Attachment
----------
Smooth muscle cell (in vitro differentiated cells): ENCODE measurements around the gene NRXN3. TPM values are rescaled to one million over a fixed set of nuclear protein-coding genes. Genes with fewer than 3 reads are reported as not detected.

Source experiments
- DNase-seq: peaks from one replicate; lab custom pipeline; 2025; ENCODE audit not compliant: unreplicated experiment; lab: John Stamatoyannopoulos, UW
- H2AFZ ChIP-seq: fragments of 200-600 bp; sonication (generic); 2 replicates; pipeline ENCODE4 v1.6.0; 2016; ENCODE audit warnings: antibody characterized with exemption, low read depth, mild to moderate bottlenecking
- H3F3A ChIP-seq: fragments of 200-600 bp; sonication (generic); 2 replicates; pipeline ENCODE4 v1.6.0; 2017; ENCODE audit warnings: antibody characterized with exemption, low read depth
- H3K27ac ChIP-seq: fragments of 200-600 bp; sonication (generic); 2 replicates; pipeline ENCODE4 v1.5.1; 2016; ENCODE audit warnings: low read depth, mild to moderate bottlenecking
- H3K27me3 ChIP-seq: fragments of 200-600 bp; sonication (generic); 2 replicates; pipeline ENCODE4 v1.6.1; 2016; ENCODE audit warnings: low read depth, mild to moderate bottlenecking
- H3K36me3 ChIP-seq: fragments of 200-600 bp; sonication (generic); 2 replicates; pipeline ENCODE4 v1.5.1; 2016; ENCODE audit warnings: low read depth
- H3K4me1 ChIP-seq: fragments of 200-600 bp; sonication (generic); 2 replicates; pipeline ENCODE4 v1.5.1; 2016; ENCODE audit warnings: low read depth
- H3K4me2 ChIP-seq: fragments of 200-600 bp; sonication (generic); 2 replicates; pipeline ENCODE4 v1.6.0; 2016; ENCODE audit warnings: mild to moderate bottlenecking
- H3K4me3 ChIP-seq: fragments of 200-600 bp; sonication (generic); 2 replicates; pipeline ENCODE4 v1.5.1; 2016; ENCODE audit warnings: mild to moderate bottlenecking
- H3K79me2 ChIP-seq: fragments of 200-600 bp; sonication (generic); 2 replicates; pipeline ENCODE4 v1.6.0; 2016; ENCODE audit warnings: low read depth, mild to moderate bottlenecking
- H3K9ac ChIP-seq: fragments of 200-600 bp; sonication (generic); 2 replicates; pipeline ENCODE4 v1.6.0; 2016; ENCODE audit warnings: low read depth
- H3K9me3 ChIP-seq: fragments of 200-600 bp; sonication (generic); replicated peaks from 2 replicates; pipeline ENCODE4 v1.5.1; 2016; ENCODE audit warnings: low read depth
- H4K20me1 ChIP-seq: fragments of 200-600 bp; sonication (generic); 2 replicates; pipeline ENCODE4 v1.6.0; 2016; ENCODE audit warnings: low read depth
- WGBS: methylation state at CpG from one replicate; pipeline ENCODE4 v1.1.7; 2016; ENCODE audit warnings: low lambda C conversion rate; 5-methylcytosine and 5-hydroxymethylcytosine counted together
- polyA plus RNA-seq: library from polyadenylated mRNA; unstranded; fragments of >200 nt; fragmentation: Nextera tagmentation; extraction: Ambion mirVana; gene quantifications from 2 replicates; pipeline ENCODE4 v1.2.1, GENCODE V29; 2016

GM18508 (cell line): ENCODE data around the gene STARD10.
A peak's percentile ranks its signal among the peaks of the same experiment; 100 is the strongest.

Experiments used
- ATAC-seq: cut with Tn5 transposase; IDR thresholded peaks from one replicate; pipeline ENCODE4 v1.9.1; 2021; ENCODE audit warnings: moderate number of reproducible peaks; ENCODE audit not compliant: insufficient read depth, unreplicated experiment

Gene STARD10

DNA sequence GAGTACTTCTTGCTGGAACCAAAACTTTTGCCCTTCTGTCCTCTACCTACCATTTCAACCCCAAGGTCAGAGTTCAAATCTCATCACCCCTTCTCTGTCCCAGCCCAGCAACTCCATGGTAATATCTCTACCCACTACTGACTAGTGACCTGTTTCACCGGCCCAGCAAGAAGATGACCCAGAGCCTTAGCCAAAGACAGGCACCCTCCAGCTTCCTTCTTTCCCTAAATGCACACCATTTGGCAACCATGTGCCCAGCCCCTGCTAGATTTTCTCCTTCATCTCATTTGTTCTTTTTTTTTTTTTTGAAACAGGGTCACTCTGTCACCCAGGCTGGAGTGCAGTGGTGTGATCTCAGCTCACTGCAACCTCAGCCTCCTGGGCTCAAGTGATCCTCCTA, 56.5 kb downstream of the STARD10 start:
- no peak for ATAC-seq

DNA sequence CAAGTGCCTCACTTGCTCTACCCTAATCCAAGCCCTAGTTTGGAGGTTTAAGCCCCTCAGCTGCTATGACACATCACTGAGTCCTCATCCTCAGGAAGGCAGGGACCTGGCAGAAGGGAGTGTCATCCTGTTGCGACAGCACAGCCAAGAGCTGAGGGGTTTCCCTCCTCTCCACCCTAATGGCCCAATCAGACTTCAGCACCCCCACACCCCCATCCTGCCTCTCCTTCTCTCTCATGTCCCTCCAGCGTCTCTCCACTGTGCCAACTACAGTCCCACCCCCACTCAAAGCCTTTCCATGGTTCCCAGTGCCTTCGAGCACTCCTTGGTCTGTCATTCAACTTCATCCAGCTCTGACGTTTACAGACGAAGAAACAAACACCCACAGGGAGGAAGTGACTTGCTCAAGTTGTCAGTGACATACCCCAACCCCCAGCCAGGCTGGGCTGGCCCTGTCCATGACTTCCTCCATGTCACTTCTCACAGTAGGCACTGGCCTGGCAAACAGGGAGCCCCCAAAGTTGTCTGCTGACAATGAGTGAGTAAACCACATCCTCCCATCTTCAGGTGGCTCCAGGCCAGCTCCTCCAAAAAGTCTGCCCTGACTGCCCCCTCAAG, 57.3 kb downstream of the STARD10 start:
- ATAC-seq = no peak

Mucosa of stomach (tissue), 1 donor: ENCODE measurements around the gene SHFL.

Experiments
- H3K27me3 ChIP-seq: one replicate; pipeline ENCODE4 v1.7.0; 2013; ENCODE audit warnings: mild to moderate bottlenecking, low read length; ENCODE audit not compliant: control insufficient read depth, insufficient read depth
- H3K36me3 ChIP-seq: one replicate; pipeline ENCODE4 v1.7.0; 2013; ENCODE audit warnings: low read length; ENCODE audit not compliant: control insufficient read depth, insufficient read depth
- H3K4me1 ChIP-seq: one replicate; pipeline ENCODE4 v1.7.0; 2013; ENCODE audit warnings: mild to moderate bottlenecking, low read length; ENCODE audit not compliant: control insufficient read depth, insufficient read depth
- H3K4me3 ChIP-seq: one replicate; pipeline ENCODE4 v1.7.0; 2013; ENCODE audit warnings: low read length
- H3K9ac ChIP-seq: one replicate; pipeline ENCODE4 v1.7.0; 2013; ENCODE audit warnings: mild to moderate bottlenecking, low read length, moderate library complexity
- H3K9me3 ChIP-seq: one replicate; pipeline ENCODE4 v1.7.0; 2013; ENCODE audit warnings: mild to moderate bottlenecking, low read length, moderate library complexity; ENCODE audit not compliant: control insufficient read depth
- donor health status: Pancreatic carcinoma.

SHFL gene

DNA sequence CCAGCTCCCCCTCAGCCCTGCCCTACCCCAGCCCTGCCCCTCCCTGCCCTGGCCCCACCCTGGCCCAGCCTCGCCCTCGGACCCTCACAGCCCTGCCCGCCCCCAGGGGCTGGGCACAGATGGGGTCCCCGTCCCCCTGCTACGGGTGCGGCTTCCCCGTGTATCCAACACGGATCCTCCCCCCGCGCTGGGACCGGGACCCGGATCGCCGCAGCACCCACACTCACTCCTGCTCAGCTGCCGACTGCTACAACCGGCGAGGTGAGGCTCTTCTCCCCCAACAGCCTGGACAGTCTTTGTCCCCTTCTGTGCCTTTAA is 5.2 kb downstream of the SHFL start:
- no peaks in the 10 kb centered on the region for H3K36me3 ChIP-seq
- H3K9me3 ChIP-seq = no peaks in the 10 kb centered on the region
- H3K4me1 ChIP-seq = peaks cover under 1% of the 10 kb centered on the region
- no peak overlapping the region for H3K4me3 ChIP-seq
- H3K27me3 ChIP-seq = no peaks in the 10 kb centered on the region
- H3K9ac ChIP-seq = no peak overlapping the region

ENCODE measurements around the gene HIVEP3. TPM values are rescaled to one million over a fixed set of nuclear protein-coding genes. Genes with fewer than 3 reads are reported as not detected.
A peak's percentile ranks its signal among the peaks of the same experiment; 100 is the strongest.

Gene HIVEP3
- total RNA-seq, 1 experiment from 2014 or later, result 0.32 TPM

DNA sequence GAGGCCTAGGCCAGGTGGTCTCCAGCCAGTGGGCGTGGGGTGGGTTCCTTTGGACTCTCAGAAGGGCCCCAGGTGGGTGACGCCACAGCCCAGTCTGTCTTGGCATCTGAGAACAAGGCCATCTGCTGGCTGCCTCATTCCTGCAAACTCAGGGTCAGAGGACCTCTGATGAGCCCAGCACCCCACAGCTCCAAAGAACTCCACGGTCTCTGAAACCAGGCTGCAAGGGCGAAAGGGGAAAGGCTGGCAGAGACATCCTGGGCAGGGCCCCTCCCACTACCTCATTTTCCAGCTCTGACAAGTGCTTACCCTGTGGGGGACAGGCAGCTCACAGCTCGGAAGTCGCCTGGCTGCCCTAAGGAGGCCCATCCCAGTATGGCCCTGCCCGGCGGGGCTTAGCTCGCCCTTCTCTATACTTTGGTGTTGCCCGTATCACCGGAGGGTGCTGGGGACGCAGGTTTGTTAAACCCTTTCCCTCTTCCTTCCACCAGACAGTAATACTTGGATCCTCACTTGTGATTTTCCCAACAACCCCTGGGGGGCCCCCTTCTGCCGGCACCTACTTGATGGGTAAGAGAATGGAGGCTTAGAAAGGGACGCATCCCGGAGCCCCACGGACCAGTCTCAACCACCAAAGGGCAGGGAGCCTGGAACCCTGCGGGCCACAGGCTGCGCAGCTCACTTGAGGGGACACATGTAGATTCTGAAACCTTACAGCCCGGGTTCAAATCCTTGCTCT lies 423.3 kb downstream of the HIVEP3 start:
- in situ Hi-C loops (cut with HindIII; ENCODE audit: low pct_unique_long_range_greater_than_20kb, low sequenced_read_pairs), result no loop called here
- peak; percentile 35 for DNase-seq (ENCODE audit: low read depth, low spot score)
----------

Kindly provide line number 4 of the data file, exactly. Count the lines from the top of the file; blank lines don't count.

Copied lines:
- H2AFZ ChIP-seq: fragments of 200-600 bp; sonication (generic); 2 replicates; pipeline ENCODE4 v1.6.0; 2016; ENCODE audit warnings: antibody characterized with exemption, low read depth, mild to moderate bottlenecking